What is it?[edit | edit source]
The Redfield ratio is named after Alfred C. Redfield, who first described the ratio in an article in 1934. In 1934 Alfred Redfield analysed thousands of samples of marine biomass from all ocean regions. He found that globally the elemental composition of marine organic matter (dead and living) was remarkably constant. The ratios of carbon to nitrogen to phophorus remained the same from coastal to open ocean regions. The elemental ratios he found were:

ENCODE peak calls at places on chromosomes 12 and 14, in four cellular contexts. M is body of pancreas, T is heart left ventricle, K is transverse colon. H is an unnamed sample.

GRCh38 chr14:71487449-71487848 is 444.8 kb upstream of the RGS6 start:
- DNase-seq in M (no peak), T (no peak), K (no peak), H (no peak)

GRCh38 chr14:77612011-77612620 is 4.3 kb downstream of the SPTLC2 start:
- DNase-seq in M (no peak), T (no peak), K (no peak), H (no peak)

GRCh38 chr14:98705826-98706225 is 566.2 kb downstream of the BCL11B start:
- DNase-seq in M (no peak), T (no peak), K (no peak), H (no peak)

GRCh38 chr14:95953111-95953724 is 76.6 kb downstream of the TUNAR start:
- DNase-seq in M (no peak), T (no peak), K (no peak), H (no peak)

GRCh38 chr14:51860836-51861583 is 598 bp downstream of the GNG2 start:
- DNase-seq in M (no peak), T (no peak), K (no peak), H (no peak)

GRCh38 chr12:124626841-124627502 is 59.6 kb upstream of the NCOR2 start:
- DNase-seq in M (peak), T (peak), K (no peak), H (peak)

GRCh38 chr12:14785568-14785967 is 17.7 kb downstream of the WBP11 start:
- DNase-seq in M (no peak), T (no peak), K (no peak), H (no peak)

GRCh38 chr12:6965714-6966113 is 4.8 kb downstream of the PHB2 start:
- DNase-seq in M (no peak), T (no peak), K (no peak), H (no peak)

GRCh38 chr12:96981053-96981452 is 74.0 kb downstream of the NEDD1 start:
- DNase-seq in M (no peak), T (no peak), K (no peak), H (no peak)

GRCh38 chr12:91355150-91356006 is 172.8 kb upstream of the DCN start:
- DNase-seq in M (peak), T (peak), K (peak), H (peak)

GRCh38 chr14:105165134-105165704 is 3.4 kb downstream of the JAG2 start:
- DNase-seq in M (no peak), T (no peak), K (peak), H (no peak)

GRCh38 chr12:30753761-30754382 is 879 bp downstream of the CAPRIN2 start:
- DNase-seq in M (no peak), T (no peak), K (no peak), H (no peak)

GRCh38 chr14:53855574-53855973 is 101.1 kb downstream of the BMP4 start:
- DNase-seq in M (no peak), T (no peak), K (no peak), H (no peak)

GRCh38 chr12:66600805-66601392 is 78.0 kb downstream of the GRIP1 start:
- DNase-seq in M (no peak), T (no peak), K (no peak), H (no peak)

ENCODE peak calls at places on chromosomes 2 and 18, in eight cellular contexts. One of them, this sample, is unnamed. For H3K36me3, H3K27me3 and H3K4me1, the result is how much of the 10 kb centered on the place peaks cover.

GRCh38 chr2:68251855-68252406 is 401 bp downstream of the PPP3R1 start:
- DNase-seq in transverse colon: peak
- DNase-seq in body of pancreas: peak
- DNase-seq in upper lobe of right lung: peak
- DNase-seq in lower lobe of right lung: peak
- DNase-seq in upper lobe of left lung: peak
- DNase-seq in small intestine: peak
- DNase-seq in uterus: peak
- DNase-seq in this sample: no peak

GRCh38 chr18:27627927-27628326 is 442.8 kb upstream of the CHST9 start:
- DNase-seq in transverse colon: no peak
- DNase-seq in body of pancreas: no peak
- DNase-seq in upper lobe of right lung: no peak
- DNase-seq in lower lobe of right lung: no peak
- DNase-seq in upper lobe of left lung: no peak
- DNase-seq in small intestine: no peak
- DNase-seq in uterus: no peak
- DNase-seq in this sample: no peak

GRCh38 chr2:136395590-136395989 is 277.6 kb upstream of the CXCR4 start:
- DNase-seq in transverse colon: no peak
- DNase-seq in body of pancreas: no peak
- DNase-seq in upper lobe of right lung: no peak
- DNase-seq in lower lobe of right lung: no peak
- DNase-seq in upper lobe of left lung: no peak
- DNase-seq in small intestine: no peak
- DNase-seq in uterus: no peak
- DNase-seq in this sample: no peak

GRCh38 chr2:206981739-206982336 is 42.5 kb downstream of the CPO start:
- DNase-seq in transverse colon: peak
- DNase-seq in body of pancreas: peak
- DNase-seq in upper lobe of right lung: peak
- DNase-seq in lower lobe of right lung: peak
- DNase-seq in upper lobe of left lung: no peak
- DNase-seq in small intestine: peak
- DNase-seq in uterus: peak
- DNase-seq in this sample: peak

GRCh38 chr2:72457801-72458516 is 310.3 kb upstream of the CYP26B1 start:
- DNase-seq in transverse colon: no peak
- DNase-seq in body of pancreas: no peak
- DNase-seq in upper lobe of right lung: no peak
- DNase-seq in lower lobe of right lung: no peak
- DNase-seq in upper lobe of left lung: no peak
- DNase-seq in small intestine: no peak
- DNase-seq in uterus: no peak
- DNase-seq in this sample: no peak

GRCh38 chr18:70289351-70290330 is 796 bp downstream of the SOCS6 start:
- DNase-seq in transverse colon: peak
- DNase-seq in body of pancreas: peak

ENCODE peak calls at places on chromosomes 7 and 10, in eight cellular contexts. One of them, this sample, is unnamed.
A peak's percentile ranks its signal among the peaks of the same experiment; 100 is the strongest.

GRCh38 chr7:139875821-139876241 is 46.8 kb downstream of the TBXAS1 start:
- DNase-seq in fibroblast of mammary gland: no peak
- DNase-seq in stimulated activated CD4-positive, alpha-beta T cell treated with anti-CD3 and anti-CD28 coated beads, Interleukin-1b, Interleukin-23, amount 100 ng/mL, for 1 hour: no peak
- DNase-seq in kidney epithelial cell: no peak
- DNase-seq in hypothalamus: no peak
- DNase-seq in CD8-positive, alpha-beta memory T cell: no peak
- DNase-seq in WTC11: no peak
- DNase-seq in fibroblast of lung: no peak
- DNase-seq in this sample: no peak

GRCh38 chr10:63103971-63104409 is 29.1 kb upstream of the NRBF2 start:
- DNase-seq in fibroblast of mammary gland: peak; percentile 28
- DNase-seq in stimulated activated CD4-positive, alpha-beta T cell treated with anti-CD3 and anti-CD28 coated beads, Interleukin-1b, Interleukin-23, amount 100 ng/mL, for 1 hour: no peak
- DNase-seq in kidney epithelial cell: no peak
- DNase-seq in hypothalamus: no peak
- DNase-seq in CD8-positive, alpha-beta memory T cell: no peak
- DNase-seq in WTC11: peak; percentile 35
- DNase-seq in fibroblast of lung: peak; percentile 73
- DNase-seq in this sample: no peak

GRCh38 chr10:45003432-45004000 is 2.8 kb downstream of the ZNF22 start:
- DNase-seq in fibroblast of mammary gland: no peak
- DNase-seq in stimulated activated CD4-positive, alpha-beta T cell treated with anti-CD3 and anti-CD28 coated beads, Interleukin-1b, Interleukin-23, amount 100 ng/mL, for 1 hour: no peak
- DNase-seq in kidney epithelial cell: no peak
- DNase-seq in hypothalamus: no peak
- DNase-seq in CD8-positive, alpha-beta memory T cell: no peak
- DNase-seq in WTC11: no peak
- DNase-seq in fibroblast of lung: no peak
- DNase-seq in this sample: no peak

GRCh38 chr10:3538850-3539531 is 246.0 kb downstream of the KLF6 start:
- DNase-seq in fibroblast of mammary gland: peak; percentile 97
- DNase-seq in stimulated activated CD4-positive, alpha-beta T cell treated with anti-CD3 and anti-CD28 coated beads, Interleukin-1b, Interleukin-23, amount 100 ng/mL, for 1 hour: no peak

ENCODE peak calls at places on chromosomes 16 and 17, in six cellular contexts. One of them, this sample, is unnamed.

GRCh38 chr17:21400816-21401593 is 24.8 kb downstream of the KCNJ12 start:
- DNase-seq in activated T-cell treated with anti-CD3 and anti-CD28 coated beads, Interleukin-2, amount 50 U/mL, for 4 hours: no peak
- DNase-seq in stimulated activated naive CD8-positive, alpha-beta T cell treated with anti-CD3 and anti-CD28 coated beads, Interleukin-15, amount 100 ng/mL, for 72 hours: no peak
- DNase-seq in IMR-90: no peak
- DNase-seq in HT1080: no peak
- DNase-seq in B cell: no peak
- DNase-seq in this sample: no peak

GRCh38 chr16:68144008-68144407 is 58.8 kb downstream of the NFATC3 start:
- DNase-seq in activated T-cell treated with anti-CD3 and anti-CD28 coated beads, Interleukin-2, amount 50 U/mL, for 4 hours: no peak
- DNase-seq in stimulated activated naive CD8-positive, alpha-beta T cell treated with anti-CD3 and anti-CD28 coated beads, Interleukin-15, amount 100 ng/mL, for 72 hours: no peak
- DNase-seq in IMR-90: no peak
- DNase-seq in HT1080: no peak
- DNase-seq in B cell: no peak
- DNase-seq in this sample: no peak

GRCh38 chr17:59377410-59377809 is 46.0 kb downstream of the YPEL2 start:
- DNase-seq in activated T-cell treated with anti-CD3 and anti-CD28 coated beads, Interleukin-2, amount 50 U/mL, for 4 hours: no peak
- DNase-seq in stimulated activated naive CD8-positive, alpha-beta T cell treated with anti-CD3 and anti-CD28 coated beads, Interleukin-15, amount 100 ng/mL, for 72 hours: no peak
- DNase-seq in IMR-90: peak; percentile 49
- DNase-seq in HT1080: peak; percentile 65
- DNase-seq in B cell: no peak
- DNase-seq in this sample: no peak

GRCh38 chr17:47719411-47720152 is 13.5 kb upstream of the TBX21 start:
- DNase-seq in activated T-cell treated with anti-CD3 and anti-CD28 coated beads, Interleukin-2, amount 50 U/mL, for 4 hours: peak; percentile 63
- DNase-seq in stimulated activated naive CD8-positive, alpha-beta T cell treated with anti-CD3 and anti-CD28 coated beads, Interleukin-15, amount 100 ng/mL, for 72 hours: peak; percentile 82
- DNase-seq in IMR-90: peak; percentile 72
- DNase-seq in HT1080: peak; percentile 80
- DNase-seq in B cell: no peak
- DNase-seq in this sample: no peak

C:N:P (Carbon, Nitrogen and Phosphate) as 106:16:1. This is known collectively as the Redfield-Richards Ratio.
It is used in aquariums to calculate and so help eliminate algae from freshwater or salt water aquariums.
So measure the Nitrate and Phosphate levels and using the chart see where they meet.
When the ratio is below 10 there is a likelihood of blue-green algae forming When the ratio is above 22 there is a likelihood of green algae forming